• He laid siege to the town of Waterford for 11 days without success
  • He then departed for Scotland where he was given refuge and support from James IV 
  • James was unlikely convinced but gave Warbeck his cousin in marriage and an annual pension of £1200
  • These actions were enough to threaten the marriage alliance between Prince Arthur of Wales and Catherine of Aragon, as her parents King Ferdinand and Queen Isabella did not want their daughter marrying into an unsettled Crown
  • Fortunately for Henry, the Scottish invasion was a disaster; Warbeck received no support south of the border and retreated 
  • James did not take advangtage of the Cornish rebellion and thought Henry's conciliatory offer his eldest daughter, Margaret in marriage was Scotland's long-term advantage
  • Sept. 1497, a 7-year truce was agreed at Ayton which was formalised in 1502; it was the first full peace treaty with Scotland since 1328
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Warbeck's Failure

  • Warbeck, returning to Ireland, found that even Kildare was temporarily loyal to Henry so set sail to the south-east as a last resort to finding support
  • Failed to do so and upon landing in Devon was driven out of Exeter and Taunton by local mitalia; only a few thousand people joined him
  • He fled to the sanctuary of Beaulieu Abbey in Hampshire and in Aug. 1497 was persuaded to surrender and make a full confession
  • Henry allowed him to remain at court with his young Scottish bride, but warbeck was not contnent and foolishly escapsed in 1498
  • He was recaptured and publicly humiliated and then imprisoned 
  • His wife remained at court and became a lady-in-waiting to the queen
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Warbeck and Warwick

  • Warbeck, with his powerful foreign support , had succeded in causing Henry 8 years of considerable anxiety and expense
  • In 1499, Warbeck was charged with trying to escapse again; this time he was hanged
  • The Earl of Warwick was found guilty of treason and was executed a week later
  • Although he may not have been dangerous himself, he was always there for other people to manipulate and weave plots around
  • It was probably from pressure from Spain that forced Henry to act this way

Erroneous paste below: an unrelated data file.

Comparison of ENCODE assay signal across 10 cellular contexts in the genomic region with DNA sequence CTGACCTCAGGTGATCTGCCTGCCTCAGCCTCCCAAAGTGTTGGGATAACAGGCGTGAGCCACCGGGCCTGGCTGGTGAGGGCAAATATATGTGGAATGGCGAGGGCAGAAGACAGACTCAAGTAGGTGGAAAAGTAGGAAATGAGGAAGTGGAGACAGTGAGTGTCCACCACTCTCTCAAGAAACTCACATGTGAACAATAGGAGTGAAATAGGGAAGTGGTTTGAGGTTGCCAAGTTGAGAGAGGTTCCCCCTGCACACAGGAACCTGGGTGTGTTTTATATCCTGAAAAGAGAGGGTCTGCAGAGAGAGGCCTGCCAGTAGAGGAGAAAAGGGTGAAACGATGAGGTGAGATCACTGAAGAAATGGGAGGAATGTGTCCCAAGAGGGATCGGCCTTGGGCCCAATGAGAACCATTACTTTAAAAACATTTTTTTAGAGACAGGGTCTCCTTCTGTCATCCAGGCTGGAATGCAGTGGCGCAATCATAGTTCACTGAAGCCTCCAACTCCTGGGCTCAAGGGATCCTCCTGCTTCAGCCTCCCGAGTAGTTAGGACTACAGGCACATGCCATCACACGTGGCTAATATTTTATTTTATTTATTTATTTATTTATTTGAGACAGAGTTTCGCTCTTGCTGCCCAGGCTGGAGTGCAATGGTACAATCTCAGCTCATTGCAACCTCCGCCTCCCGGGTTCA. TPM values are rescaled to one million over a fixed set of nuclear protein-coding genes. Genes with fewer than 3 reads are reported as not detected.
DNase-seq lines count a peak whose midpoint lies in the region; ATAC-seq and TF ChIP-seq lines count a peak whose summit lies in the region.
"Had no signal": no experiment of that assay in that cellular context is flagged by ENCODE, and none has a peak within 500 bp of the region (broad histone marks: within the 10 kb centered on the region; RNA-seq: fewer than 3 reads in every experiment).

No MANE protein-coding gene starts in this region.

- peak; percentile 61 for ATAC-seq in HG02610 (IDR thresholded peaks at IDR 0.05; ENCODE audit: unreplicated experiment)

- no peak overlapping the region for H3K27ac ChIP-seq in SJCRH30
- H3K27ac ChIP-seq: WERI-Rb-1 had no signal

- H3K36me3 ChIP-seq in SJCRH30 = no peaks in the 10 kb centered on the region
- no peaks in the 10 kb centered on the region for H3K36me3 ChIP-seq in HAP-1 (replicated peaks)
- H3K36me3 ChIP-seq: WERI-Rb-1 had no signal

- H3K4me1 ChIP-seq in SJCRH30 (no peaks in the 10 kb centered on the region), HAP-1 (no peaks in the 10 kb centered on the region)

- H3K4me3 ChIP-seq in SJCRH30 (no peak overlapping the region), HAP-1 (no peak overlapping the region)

• Ferdinand and Isabella wanted to ensure that their daughter was coming into a secure inheritance 
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De la Pole

  • After the death of Warwick, the chief Yorkist claimant to the throne was Edmund de la Pole, Earl of Suffolk; he was brother of the Earl of Lincoln who had died in Stoke
  • There was underying tension as the King refused to allow Suffolk to inherite his father's dukedom
  • Suddenly, in July, 1499, Suffolk took flight near Calais where Henry persuaded him to return and he remained on amicable terms with the King until 1501
  • That year he fled with his brother, Richard to the court of Maximilian
  • What remained of the old Yorkist support gathered once more in Flanders; how Henry acted shows just how insecure he must have felt
  • Suffolk's relations who remained in England were imprisoned and, in Parliament's meeting on Jan. 1504, 51 men either retained by or connected eith the Earl were attained
  • One of them, Sir James Tyrell, before his execution, confessed to the murder of the two young princes, the sons of Edward IV, thus discouraging any futher imposters
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The End of Yorkist Threats

  • Henry was determined to seek and destroy Suffolk, but as long as he remained under the protection of foreign princes there was little he could do
  • Fortunately, Philip of Burgundy was forced to take refuge in England due to a storm in 1506; here Henry persuaded Philip to surrender Suffolk on the condition he was to be kept alive
  • Henry kept this promise and Suffolk remained in Tower until his execution by Henry VIII in 1513
  • His brother, Richard remained at large in Europe, trying in vain to gain support for his own claim to the English throne 
  • However, few Yorkists remained and Henry was proving a strong and just monarch to those who were loyal
  • The Yorkist threat died with Richard when he was killed in 1525
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Henry Secure?

It was not until 1506 that the majority of the Yorkist threats were, for the most part, eliminated. But even then, the security of the dynasty rested on the life of his only son, Prince Henry. Queen Elizabeth had died in February, 1503, and Henry's fear of the future of his dynasty was evident in the way he searched the courts of Europe for a second wife. Nevertheless, it is a credit to Henry's clear, decisive judgement and diplomatic skill that me managed to hand on his throne intanct to his son, when the three previous kings of England had failed to do so.